The statistics can be overwhelming:
79% of 8th graders
in the CPS are not grade-level proficient in reading, and 80% are not grade-level proficient in math.
U.S. Department of Education
Just 6% of young African-American men
in ninth grade will graduate from college with baccalaureate degrees within 10 years, while 13 percent of their female peers do so.
The Consortium on Chicago School Research, 2014
There is a 28-point gap
between the percentage of Caucasian and African-American students who meet and exceed reading standards in 3rd grade. In 11th grade, the gap is 40 points.
1/2 of the African-American adults in Chicago
have only a high school diploma or less. Just 18 percent have a Bachelor’s degree or higher. This is crucial: income is directly related to education and, for African-American men, incarceration for the 20 percent of that group without a high school diploma is more likely than not.
Between 30,000 and 40,000
adult African-American men from Chicago in the criminal justice system. That’s 15 percent of all of Chicago’s African-American men. That is an average, of course; in some Chicago neighborhoods a third or more of the male adults might be in the criminal justice system.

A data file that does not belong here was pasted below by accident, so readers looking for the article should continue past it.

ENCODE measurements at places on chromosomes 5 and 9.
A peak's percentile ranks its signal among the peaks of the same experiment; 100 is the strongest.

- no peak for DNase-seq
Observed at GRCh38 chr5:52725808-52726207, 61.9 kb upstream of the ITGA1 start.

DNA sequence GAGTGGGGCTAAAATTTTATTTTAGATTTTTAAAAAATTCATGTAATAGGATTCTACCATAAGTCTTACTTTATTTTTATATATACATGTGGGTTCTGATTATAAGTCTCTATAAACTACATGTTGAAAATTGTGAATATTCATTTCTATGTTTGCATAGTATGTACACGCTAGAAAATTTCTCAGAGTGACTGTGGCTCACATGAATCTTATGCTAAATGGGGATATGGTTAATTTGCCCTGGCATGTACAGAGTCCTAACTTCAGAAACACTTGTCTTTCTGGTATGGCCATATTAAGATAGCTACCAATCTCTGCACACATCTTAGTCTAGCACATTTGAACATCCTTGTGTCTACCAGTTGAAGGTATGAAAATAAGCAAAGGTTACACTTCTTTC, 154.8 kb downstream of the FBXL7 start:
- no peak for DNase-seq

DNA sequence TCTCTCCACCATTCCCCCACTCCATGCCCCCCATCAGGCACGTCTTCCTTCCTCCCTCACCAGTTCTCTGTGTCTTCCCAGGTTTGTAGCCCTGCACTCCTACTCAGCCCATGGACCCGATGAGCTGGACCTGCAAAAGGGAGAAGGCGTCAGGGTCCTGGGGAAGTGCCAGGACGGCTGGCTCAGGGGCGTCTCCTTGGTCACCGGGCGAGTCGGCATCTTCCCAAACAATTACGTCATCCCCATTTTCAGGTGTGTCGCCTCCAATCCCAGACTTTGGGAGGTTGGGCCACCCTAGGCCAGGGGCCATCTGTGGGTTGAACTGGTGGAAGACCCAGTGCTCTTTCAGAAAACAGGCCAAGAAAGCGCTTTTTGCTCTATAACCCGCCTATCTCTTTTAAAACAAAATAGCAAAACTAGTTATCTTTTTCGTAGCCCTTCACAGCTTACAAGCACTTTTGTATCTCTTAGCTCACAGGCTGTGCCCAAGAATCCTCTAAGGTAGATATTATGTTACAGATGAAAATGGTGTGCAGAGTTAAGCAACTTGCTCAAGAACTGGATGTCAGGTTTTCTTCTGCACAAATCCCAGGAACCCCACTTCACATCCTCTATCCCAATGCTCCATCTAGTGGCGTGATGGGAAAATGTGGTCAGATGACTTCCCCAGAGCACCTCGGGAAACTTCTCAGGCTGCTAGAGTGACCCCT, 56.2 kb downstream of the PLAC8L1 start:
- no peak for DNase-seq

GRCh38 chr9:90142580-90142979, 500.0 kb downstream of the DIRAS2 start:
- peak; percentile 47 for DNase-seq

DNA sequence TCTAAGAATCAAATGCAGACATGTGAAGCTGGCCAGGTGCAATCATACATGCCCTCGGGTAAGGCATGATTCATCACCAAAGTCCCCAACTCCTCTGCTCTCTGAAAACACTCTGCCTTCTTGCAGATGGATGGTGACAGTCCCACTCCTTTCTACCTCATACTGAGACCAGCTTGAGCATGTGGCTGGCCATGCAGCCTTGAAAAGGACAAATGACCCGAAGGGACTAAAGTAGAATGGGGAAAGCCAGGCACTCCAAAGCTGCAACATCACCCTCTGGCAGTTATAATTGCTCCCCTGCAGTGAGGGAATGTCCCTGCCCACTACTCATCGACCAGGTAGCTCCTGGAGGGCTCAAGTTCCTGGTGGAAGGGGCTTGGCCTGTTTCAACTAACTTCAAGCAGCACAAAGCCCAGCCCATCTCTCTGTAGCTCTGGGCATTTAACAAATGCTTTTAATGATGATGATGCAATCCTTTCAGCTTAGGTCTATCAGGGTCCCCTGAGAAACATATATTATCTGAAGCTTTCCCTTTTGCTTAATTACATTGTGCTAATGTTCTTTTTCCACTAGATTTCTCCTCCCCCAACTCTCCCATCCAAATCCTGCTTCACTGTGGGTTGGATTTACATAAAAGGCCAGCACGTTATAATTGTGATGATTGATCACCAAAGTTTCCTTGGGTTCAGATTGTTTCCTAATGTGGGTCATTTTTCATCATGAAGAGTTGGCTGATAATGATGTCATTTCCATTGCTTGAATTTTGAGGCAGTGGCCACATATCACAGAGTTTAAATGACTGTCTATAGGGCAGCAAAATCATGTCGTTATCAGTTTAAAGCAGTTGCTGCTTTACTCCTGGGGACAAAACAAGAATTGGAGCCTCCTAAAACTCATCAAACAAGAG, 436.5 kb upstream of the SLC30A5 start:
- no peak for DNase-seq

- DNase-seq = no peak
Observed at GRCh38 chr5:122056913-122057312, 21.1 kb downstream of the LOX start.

If the educational attainment of African-American adults reaches
the current level of white residents of Chicago, those with Bachelor’s degrees or higher will increase by 150,000. This would increase the annual income of Chicago’s African-American community by $5.2 billion.
The earnings gap
between U.S. workers with a 4-year college degree and those with only a high school diploma among U.S. males working full-time in year-round jobs was $17,411 in 1979, measured in constant 2012 dollars. Thirty-three years later, in 2012, this gap had risen to $34,969, almost exactly double its 1979 level.
Behind each of these statistics is a child.
Ready to begin kindergarten.
With hopes and dreams. Not of prison or poverty but of reading and writing, of fascinating science experiments and solving story problems, high school basketball games and college dorm life.
We need to change those statistics into college success stories. Stories that will change the trajectory of a life, a family, a community, a city, a country, for generations to come.